Not so fast: Dayton neighborhoods concerned about erratic driving

Credit: Cornelius Frolik

Credit: Cornelius Frolik

Rhonda Barrett and 17 of her East Dayton neighbors want the city to install speed humps on her street, and Dan Mauro, who also lives in the area, also has asked for speed humps or speed trailers to be installed on his street to try to slow drivers down.

But Barrett said her request was denied because her street is too short, and Mauro said police told him that a speed study found that not many motorists were driving excessively fast on the road in front of his home.

Barrett and Mauro said speeding problems have gotten worse since their streets were repaved and they fear that lead-footed drivers eventually are going to cause a crash that hurts or kills someone if nothing is done.

“We need to stop these erratic drivers before they kill somebody,” Barrett said.

David Escobar, Dayton’s acting city engineer, said speed humps aren’t appropriate for Mauro’s street but he hasn’t ruled them out for Barrett’s.

Barrett lives on Meridian Street, which is a one-block street in the Burkhardt neighborhood.

Barrett recently submitted a petition to the city signed by herself and 17 neighbors that says they want two speed humps installed on Meridian Street.

The petition says there has been a “tremendous” increase in speeding on the street since it was repaved last month. Multiple East Dayton residents told this newspaper that speeding on their streets got worse after they were resurfaced because potholes and bumpy stretches of road forced drivers to hit the brakes.

Barrett said a city employee told her the city could not install humps on her street because it is about 50 feet too short.

Barrett recently attended a Dayton City Commission meeting where she asked city leaders to reconsider the petition and approve the requested speed humps.

Mauro also attended a Dayton City Commission meeting last month, as well as in March, where he urged the city to install speed bumps or humps on his street.

Mauro, who has lived on the 500 block of Burkhardt Avenue since 2007, said many motorists fly down his street at speeds well above the posted speed limits of 25 and 35 mph.

The 64-year-old said the speeding problems got worse after part of Burkhardt Avenue was resurfaced last year.

Mauro’s home is very close to a four-way intersection, and he said drivers regularly blow through the stop signs.

“During the summertime, on the weekends, three out of every 10 cars will not even hit the brakes and just go right through,” Mauro said.

This newspaper witnessed a couple of drivers fail to stop at the stop signs on a recent weekday afternoon.

Some passing vehicles also appeared to be traveling well above the 25 mph posted speed limits, and multiple cars stopped at the intersection but then floored it, accelerating as if they were racing on a drag strip.

Mauro told this newspaper he believes putting speed bumps at Burkhardt Avenue and Garland Avenue would be the best solution. But he said he’d support installing speed trailers if other options aren’t feasible.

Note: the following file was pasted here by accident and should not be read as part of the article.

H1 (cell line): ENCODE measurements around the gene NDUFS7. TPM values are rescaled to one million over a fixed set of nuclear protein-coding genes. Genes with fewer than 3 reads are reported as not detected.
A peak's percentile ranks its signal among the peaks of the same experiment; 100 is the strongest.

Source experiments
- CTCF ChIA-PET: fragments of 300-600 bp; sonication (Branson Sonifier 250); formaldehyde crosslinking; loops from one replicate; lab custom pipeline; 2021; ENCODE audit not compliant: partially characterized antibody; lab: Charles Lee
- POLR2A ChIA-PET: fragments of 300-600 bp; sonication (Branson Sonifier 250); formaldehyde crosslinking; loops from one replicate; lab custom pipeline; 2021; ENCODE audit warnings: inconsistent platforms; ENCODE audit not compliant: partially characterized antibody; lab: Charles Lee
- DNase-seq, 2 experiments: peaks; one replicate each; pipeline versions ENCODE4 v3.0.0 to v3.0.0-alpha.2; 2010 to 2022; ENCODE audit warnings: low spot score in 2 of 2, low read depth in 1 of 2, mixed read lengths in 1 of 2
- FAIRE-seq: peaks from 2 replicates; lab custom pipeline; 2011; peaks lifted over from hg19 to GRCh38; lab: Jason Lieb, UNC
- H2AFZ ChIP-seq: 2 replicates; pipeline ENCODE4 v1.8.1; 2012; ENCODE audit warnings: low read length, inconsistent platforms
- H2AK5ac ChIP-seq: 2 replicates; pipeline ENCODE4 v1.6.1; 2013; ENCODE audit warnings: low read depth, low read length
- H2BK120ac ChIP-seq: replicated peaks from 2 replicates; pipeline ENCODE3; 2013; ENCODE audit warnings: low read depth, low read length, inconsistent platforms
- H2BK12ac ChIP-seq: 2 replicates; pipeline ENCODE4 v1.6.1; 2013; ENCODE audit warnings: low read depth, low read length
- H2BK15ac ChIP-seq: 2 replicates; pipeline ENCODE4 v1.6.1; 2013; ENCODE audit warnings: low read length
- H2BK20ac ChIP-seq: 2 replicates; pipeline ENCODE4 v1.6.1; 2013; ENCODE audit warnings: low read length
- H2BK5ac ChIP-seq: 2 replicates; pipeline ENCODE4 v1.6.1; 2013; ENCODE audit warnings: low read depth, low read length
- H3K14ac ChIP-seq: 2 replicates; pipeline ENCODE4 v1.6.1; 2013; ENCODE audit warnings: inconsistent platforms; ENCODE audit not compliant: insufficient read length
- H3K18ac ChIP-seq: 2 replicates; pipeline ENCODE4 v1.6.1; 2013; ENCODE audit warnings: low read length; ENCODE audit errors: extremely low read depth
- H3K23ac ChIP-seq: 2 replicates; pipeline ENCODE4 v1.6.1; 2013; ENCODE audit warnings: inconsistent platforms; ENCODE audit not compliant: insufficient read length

Speed trailers snap photographs of the license plates of speeding vehicles, and police use that information to issue fines to owners.

The Dayton Police Department set up a radar speed sign on Burkhardt Avenue near Garland Avenue that was in operation from April 11 to May 2, said James Rider, a police information specialist for the police department.

The sign recorded the speeds of 31,612 vehicles going eastbound on Burkhardt Avenue, and only about 1,070 vehicles were traveling at 36 mph or faster, he said.

The speed limit for that area is 25 mph, Rider said, and nearly 80% of vehicles recorded were traveling 30 mph or less.

But Mauro said he watches cars drive by his home every day and it’s obvious that many are traveling at very fast and very dangerous speeds.

Mauro said he doesn’t know why the data police collected didn’t reflect that. He said maybe the radar wasn’t in a good position to catch speeding vehicles, and he agreed that the radar speed sign might have slowed drivers down.

Escobar, Dayton’s acting city engineer, said speed bumps are not suitable for Burkhardt Avenue because it is a thoroughfare that is excluded from receiving neighborhood traffic control devices.

Escobar said Burkhardt Avenue is heavily used by emergency responders, including crews working out of fire station 18.

He said speed bumps would slow response times. He also said the “watch your speed” sign police put up did not show an excessive number of speeding vehicles.

As for Meridian Street, Escobar said it is a little over 300 feet long and the city’s traffic services process states that speed humps should not be within 200 feet of a right-of-way traffic control sign.

Speed humps also are supposed to be 400 feet apart.

Still, Escobar said he wouldn’t rule out the possibility of Meridian Street getting speed humps, but the matter would require further investigation.

Dayton is home to about 469 speed humps and bumps, and the city installed four new ones last year.

Dayton residents can request speed humps on their streets or other traffic control devices by submitting a petition in support that contains the signatures of at least 51% of the households in the affected area.

The petitions also must be signed by the president of the neighborhood organization and the priority board chairperson.

After petitions are submitted and reviewed, the city sends out ballots to all affected households.

The city will install traffic control devices if three-fourths of affected households provide an affirmative response. It costs the city about $3,400 to install speed humps and $1,700 to install speed bumps.

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